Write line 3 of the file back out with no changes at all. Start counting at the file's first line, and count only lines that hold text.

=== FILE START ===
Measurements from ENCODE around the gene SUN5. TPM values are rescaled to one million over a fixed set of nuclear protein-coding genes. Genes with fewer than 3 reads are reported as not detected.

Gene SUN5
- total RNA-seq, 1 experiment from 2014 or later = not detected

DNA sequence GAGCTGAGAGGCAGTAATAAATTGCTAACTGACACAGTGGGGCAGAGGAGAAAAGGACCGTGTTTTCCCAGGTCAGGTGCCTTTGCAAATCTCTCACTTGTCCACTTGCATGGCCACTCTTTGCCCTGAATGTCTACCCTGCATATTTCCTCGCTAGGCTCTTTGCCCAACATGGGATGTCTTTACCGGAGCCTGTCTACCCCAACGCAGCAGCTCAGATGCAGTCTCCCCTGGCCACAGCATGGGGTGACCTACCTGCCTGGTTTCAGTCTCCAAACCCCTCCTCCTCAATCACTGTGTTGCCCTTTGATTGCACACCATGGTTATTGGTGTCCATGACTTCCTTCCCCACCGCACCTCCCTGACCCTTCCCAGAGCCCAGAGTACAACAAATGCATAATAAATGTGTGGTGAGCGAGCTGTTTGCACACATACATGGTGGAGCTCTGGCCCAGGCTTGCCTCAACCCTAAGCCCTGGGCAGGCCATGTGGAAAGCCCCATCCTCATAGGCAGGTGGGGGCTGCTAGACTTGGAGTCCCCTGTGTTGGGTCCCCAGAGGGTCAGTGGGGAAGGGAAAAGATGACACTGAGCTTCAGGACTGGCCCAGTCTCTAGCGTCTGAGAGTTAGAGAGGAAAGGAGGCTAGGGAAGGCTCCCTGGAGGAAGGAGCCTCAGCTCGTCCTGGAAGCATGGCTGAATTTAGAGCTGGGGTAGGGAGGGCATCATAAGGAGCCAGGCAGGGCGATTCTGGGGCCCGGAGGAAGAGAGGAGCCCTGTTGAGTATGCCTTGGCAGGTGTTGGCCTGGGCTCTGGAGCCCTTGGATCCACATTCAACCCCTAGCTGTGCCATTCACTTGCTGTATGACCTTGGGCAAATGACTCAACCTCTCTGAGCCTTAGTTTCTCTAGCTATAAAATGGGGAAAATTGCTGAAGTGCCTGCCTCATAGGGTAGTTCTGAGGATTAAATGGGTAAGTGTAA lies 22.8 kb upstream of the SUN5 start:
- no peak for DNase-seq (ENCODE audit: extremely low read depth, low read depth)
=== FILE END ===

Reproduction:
- total RNA-seq, 1 experiment from 2014 or later = not detected